Get ready for brownouts and rolling blackouts.
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      06-23-2022, 05:45 PM   #352
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Originally Posted by chad86tsi View Post
You sure about that? This is the system load in California yesterday. And it looks worse than this in Winter. (tip, imported energy in this grapy isn't very green either).

https://www.caiso.com/TodaysOutlook/Pages/supply.html

Scroll down to supply trend and set the date to yesterday.

Then set the date to 6 months ago and you can see what it's like in winter.

You do realize the sun isn't always out, right?

We aren't at the limits everywhere, but we are in many places, and we are only adding "unstable" supply to fill in the gaps. Imagine taking a job that paid less, and your spouse got a new job that only paid on sunny days. You might clear the same income per year, but it wont be stable. You can save your money, but you can't efficiently save watts at this scale. It's also not economical to send California sun watts to North Dakota on a windless North Dakota day, nor north Dakota wind watts to California on a cloudy California day.

The normal reply I hear is "don't worry, they will figure it out". I'm one of those "they's", and I'm saying "good luck with that..."

Get ready for brownouts and rolling blackouts.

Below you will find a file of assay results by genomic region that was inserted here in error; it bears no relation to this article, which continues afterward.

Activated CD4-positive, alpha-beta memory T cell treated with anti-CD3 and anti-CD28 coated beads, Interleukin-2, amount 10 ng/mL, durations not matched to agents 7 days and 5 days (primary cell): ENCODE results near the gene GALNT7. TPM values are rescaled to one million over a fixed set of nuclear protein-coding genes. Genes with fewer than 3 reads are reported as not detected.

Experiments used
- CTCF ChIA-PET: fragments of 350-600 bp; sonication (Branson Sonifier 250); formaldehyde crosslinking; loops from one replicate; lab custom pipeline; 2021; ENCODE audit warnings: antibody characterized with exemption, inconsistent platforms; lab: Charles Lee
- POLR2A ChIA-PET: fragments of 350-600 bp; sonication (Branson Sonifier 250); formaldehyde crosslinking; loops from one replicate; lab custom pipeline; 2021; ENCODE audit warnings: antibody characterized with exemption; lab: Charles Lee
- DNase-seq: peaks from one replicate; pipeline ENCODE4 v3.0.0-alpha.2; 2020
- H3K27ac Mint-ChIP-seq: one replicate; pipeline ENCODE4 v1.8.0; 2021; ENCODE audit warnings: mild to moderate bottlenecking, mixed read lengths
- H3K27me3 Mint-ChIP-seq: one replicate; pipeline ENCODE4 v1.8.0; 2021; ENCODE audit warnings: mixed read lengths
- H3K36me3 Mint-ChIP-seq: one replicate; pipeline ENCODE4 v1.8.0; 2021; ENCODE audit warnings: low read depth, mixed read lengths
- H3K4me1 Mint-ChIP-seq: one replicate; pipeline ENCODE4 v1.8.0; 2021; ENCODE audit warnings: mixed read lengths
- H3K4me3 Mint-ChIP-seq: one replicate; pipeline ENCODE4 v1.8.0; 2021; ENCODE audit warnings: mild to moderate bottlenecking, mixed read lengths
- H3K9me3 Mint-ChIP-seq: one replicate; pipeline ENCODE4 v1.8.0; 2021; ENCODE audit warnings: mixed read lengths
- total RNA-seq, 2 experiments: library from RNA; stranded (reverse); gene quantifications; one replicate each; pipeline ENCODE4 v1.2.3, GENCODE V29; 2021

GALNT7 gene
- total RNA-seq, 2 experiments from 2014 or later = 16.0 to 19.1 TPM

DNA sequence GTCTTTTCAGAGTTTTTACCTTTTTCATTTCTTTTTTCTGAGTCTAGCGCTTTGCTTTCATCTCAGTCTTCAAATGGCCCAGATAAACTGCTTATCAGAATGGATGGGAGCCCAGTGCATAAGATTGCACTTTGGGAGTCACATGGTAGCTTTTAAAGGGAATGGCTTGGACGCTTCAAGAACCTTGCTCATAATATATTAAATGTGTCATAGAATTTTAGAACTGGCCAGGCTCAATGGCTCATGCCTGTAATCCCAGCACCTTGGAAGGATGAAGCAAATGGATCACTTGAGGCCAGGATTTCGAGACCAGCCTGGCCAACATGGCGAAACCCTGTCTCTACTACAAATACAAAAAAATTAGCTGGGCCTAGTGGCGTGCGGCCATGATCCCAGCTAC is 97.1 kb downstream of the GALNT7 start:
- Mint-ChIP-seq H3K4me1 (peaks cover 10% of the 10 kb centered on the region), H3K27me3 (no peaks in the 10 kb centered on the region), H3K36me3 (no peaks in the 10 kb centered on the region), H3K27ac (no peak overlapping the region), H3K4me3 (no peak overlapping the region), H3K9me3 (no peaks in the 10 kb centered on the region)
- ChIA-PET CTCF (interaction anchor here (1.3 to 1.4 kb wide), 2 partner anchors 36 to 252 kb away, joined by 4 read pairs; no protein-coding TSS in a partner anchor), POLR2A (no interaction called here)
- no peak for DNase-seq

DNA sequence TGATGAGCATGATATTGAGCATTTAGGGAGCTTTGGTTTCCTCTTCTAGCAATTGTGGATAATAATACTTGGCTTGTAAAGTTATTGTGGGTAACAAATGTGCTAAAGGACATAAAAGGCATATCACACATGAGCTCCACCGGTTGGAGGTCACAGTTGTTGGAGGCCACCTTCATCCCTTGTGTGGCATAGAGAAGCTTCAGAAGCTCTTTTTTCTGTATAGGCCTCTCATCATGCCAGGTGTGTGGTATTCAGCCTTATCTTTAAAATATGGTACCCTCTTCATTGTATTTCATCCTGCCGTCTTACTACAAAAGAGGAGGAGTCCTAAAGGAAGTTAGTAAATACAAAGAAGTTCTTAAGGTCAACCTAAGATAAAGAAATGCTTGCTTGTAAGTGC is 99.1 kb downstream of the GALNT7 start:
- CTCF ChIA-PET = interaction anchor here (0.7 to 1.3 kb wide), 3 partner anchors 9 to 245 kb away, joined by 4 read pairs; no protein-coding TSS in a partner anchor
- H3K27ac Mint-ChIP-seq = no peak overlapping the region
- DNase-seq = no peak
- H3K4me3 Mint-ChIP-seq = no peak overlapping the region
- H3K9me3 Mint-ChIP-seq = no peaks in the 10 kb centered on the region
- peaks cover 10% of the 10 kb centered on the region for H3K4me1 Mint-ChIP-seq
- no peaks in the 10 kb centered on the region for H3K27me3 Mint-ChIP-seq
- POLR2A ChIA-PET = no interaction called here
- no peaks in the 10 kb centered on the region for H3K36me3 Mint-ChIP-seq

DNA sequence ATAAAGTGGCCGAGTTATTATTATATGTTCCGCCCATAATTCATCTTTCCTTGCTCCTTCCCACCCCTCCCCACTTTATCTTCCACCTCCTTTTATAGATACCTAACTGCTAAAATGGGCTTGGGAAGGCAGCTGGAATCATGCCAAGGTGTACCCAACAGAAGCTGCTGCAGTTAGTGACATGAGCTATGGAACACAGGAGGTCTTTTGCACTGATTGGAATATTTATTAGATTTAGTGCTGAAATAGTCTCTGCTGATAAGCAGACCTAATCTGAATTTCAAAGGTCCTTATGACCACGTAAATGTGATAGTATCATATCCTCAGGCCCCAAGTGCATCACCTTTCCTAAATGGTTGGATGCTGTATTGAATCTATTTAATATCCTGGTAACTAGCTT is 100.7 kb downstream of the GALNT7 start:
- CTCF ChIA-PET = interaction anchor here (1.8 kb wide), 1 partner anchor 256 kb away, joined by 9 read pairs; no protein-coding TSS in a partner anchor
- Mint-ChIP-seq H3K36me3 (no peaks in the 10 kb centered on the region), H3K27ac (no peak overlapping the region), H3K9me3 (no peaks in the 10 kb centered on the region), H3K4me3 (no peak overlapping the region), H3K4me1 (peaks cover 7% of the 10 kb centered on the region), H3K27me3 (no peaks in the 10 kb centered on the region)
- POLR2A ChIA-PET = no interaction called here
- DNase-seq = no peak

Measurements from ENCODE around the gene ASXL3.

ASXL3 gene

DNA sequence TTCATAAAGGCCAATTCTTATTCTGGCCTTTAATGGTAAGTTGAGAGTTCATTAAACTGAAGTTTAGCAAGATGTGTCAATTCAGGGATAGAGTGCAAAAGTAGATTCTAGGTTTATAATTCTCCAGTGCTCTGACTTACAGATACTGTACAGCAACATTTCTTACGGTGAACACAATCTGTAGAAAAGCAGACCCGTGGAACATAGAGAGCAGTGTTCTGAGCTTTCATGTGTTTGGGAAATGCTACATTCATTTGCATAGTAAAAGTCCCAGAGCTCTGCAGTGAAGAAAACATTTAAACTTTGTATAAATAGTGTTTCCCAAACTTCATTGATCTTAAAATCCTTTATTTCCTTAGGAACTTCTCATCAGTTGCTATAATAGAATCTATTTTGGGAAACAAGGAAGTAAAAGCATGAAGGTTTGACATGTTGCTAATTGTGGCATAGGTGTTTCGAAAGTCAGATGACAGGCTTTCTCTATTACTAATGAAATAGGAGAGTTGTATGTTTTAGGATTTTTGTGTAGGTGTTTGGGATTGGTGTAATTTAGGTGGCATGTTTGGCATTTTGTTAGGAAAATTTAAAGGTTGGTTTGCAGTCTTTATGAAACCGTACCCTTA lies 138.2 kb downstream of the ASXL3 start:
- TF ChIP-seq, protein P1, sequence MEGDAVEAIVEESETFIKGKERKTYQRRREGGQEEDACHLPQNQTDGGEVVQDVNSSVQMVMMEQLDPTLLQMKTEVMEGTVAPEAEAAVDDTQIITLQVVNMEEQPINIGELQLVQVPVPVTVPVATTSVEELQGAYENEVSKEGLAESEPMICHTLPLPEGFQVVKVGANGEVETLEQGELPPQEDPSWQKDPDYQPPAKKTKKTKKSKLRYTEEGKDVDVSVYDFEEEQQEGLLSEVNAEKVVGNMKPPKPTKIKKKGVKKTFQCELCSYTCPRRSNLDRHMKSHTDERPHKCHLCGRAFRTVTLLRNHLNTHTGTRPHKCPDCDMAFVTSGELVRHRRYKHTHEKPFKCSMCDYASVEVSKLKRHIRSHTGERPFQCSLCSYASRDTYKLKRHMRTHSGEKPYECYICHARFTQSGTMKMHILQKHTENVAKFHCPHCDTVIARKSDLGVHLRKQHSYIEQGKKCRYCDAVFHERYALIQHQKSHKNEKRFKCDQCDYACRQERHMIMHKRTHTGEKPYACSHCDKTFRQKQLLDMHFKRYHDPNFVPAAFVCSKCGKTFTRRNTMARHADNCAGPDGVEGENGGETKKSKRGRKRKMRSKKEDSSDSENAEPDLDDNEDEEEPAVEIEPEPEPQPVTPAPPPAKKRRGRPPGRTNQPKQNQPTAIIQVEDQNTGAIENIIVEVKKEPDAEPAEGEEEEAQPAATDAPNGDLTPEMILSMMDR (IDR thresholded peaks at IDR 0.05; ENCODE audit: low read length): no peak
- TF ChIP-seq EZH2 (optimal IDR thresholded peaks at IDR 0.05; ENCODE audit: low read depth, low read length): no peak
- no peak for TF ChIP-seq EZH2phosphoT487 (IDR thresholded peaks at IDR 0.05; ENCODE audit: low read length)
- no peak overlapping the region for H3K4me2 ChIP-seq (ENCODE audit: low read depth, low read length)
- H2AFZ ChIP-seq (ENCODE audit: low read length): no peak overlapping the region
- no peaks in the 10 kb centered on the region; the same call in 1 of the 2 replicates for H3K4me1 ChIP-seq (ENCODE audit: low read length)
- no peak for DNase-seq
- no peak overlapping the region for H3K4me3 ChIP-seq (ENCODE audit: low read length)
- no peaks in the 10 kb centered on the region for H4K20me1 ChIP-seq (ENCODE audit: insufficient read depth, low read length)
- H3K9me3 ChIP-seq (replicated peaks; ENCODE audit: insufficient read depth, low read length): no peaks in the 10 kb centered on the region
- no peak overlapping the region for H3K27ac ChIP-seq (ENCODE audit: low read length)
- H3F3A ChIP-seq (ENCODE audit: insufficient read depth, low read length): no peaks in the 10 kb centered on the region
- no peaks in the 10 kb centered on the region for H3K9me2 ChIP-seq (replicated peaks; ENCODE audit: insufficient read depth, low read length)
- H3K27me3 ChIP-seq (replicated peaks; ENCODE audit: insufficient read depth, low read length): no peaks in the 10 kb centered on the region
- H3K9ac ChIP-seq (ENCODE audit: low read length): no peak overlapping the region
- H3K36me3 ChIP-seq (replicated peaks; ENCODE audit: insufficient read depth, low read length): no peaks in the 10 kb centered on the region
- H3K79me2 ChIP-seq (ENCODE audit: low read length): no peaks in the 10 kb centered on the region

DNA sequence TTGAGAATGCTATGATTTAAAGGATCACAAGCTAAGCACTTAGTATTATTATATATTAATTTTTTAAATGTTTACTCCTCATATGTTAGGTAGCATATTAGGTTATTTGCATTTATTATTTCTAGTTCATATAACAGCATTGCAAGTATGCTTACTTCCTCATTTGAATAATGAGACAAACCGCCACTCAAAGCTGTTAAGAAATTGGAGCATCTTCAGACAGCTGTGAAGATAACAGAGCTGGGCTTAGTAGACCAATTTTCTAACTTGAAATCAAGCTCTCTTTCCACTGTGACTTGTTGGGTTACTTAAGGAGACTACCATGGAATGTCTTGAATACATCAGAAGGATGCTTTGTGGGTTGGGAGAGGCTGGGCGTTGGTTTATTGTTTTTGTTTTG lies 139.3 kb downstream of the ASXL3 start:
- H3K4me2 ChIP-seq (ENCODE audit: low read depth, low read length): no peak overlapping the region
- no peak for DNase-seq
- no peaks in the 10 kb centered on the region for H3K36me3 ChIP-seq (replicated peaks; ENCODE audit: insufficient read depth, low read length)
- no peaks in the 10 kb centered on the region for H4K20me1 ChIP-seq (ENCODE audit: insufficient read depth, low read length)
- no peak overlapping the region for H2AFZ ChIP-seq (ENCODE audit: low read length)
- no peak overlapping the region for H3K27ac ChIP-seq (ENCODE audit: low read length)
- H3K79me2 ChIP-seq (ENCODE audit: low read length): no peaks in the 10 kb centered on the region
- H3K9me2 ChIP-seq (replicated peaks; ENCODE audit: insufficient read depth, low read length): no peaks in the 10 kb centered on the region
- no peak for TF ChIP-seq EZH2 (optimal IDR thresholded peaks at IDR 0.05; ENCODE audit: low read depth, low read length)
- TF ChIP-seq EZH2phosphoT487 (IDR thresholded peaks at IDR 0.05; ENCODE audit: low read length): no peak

I see now. Your argument seems to be that charging many EVs with power supplied only from renewable sources certainly isn't going to match the demand. Of course, anyone can agree to that for the foreseeable future.

Adopting a new way of doing things doesn't have to be perfect in every aspect before it's acceptable. I'm not caught up in the false marketing of EV's being "green" so we can certainly continue to power EVs with coal or natural gas to meet the gap. It's awful for the environment, but the alternative is awful for the environment as well. Not a big deal.

The long term goal is significantly reducing oil imports and gaining energy independence so we're not reliant on a bunch of lunatics to live life normally. The greenhouse gas emission reductions are certainly an added bonus.

Car companies are going electric, utility companies are upgrading and adding renewable capacity. Utility companies will continue to want to make money so they'll provide that energy, one way or another. Similar thing happened when air condition systems started becoming popular.